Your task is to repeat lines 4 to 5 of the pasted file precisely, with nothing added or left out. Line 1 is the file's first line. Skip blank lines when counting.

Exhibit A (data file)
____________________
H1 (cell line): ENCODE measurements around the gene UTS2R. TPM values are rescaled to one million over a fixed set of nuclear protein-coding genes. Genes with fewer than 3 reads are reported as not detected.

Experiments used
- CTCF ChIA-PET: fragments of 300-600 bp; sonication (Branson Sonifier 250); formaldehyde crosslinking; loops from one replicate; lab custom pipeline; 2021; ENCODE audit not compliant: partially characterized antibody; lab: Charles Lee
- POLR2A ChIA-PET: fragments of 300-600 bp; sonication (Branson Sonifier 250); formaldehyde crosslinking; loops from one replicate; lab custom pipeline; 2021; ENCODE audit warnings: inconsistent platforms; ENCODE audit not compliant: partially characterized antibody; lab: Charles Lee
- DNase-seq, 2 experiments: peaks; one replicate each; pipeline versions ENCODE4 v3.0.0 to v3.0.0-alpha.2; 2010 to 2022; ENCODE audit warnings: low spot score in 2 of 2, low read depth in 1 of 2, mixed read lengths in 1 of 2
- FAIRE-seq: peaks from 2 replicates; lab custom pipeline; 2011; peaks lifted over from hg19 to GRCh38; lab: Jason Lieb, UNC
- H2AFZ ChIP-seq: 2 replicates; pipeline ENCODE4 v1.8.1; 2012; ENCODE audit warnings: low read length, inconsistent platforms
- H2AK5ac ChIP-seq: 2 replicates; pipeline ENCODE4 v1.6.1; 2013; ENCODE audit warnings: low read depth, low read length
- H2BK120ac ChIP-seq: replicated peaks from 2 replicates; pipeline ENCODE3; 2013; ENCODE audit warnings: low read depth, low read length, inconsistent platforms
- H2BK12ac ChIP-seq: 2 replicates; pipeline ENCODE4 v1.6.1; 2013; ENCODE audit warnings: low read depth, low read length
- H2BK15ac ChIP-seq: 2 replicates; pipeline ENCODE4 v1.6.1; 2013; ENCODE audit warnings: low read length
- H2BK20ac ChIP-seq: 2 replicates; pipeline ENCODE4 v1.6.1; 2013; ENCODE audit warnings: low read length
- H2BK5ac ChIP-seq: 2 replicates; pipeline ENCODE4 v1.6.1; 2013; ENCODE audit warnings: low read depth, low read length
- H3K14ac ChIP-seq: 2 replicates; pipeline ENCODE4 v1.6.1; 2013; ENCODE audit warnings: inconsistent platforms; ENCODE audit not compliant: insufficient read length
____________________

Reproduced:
- POLR2A ChIA-PET: fragments of 300-600 bp; sonication (Branson Sonifier 250); formaldehyde crosslinking; loops from one replicate; lab custom pipeline; 2021; ENCODE audit warnings: inconsistent platforms; ENCODE audit not compliant: partially characterized antibody; lab: Charles Lee
- DNase-seq, 2 experiments: peaks; one replicate each; pipeline versions ENCODE4 v3.0.0 to v3.0.0-alpha.2; 2010 to 2022; ENCODE audit warnings: low spot score in 2 of 2, low read depth in 1 of 2, mixed read lengths in 1 of 2